Californian dairy farmers concerned for their future
Dairymen in California have long seen themselves as the “star model for dairying” but they are far from creaming it.
The current milk price of about US$13-16/cwt (1cwt = 0.0508 tonne) is about US$2 below breakeven for most farmers.
They are four years into a drought and fear they will run out of water to grow crops to feed their cows.
State government restrictions mean no more dairy ‘farms’ can be built in California and the dairymen believe the government no longer wants dairying in their state.
J.D. Ruan, who has a 5,500 cow dairy in the Central Valley and interests in various farm businesses with up to 20,000 cows in the Central Valley alone, says it’s going to be tough in California for a long time. There are opportunities in other states, such as South Dakota, so he is looking there. But he will stick with his California operation because of the extent of his investment.
“The government won’t allow more expansion in California. In Dakota they are asking for more dairies – a totally different feeling than here in California where they don’t want us anymore.
The milk price is based on a formula but there is definitely a correlation between Fonterra’s Global Dairy Trade and their milk prices, he says.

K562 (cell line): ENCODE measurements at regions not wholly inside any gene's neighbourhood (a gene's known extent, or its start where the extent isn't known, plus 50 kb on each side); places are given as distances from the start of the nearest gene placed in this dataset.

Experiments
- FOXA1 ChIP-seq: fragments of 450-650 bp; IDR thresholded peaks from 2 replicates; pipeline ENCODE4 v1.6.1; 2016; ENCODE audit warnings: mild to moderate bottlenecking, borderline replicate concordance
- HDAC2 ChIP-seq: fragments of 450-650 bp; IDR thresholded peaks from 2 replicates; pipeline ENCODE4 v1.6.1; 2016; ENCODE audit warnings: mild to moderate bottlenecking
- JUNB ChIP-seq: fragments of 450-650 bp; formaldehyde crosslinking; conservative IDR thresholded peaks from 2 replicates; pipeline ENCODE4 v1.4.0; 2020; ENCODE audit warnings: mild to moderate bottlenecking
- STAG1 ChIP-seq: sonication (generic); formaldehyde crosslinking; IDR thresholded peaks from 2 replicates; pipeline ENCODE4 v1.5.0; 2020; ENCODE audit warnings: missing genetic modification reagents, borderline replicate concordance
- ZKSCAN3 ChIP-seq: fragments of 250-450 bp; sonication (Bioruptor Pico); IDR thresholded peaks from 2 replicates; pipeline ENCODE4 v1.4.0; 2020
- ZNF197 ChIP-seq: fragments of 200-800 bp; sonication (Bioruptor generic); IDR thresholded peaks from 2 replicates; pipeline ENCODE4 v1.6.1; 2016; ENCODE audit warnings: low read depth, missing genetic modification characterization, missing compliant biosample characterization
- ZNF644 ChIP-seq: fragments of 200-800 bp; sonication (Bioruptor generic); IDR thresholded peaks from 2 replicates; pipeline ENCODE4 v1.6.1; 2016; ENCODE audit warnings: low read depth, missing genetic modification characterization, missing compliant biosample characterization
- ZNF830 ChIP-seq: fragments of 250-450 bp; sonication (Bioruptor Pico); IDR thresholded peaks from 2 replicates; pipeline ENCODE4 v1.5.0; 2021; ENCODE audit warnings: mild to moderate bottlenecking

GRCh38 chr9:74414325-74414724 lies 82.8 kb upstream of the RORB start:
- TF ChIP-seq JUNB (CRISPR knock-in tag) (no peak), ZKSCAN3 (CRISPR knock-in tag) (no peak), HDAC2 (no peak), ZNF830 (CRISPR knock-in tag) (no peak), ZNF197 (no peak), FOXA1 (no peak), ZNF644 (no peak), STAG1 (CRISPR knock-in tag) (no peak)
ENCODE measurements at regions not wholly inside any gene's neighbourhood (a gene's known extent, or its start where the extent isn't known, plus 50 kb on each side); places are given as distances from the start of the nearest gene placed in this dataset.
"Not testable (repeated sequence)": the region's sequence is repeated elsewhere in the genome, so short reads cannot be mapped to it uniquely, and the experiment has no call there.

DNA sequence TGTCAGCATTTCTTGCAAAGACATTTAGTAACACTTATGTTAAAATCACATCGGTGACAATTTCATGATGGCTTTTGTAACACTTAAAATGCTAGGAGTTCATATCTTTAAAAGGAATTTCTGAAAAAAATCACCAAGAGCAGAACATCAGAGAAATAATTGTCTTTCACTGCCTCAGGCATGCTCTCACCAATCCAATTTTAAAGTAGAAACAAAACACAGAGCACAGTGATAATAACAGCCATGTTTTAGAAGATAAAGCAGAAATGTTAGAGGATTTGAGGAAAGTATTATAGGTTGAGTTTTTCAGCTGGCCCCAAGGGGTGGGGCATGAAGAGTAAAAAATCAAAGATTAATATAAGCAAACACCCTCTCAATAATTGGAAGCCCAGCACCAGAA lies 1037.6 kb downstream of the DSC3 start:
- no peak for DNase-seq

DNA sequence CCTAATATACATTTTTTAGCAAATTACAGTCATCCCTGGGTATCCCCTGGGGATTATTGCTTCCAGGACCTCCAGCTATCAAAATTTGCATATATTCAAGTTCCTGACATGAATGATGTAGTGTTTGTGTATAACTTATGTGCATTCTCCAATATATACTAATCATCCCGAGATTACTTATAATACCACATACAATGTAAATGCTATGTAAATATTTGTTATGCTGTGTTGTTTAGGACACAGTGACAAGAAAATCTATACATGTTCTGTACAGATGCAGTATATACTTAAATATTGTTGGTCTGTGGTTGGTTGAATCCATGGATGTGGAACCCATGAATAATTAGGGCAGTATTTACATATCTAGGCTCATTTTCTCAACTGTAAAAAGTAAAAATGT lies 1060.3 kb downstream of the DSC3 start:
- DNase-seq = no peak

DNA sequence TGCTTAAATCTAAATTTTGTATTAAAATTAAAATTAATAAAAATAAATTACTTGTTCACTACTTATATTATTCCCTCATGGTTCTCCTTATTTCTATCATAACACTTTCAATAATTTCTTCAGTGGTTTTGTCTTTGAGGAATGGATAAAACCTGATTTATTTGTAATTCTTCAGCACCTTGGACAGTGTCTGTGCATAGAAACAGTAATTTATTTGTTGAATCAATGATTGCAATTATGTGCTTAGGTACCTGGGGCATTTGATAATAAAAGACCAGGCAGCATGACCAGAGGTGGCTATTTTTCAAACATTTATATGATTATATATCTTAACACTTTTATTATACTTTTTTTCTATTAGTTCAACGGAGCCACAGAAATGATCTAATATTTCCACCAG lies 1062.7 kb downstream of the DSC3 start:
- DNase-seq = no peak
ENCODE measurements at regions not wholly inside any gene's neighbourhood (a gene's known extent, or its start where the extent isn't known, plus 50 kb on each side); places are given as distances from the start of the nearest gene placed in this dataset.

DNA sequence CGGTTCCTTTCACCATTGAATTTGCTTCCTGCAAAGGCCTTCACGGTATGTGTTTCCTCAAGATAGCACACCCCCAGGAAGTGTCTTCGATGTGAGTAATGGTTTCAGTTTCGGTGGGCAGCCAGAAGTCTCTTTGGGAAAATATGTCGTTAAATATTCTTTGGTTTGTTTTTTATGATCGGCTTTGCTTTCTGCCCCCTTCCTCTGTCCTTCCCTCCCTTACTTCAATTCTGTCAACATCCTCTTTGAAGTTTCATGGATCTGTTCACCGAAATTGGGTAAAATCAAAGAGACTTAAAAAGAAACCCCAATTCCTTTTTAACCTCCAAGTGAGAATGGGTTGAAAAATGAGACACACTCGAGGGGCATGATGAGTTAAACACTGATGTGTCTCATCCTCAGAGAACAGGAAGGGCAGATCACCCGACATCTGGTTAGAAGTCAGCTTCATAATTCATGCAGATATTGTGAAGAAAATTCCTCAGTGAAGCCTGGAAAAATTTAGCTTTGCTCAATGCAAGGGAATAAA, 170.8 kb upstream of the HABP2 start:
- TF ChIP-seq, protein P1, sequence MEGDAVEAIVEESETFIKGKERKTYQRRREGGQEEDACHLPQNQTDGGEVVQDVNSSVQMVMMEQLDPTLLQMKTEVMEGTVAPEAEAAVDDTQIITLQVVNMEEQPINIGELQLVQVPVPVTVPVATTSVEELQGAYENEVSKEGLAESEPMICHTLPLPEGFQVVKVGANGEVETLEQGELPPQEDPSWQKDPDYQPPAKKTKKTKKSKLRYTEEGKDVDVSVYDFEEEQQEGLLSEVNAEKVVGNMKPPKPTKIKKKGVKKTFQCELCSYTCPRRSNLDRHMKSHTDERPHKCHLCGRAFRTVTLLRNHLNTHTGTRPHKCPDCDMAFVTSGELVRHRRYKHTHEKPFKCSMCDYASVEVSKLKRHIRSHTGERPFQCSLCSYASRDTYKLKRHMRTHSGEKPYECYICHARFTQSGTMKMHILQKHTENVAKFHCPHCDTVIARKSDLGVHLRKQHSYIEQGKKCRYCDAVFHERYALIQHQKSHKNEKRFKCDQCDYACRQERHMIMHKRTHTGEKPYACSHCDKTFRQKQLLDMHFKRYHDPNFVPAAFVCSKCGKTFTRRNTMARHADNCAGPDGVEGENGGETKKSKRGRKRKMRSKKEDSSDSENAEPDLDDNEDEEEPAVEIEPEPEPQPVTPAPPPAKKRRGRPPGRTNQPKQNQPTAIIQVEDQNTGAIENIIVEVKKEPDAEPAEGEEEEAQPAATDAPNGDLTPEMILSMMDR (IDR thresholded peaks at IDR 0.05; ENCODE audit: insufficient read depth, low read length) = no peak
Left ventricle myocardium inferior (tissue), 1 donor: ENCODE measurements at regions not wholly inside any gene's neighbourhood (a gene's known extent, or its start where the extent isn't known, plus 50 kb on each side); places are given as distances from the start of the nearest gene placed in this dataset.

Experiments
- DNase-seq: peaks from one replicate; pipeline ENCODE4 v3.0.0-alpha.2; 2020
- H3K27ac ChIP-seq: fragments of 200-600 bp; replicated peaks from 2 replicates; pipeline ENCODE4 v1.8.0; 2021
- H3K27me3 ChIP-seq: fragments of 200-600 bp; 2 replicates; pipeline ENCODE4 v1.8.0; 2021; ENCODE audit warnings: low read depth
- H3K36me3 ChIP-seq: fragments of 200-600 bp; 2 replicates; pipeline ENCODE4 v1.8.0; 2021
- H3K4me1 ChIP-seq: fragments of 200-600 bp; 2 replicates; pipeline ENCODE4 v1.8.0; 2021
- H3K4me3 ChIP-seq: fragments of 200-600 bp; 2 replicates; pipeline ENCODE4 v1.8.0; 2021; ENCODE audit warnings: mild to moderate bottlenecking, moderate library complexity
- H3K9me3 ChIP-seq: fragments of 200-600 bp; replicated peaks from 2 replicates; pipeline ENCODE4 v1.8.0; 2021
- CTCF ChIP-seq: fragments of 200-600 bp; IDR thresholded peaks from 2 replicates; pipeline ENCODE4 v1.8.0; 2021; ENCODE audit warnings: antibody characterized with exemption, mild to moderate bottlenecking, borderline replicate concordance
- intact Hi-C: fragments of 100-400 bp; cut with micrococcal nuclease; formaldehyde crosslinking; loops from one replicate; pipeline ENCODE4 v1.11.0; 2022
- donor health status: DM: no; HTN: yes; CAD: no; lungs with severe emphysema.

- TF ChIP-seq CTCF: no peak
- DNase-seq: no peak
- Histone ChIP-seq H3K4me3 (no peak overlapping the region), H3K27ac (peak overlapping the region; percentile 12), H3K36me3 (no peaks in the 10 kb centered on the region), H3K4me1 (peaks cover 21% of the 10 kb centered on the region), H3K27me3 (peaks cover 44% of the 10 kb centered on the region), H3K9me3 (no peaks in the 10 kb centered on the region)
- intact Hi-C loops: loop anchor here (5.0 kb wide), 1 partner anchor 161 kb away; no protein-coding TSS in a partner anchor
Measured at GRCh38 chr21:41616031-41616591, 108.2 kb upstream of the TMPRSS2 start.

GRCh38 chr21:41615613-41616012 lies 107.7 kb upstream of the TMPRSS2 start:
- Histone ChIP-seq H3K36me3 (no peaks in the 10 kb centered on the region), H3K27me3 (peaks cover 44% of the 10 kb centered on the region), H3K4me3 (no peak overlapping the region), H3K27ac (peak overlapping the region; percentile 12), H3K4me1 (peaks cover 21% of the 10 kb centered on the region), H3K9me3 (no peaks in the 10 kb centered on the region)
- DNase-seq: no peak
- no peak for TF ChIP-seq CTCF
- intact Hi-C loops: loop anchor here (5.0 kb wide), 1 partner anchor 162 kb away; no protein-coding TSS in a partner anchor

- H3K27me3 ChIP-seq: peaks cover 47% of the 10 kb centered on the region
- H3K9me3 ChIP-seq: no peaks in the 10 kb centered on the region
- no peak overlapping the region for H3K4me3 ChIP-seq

California’s daily dairy production is down about one million pounds on last year – that’s citing the co-op CDR, which Ruan supplies. That’s about 2.5% down on last year so far.
“Beef is good and the [dairymen] are not making any money. A lot of guys were happy to get a good milk price and as soon as they saw it heading back down they sold out. They just didn’t want to go through another downturn.”
But he says whilst California dairy farmers are very good at losing money, they are also good at making money when the milk price rises again and can regain all their losses.
Jessica Lawrence, Alltech territory sales rep in California, and also a dairy farmer through her family’s 2,500 cow operation in the Central Valley, says water and government regulation are the biggest threats to dairying. Her family operation is spending $15,000-$20,000 per annum on water quality.
It is “do or die for dairy farming in California’s Central Valley at the moment, Lawrence says. “The government either needs to relax and let us dairy or there won’t be dairy.” The government wants housing, she says.
She explains that north of the Central Valley lies San Francisco, which does not understand dairy farming, and southwards is Los Angeles, which doesn’t understand either.
She says they are trying to figure out the science on water, but some of the science is disproving the environmentalists’ theories so they don’t want to know.
There is talk of water storage systems but it is 10 years too late. Some say to get out of the drought it would need to rain every day until the end of the year. The snow melt also needs to get back into the lakes, but another California dairyman says that snow isn’t happening and they aren’t getting the snow melt.
The drought threatens the whole ag industry, says Lawrence. Farming is trying to adapt its practices, moving to more drought resistant crops and trees.
There’s no more recycling they can do in dairy. “The only time we use freshwater is when it must be fresh – in water troughs and tank washing. Outside of that it’s all recycled.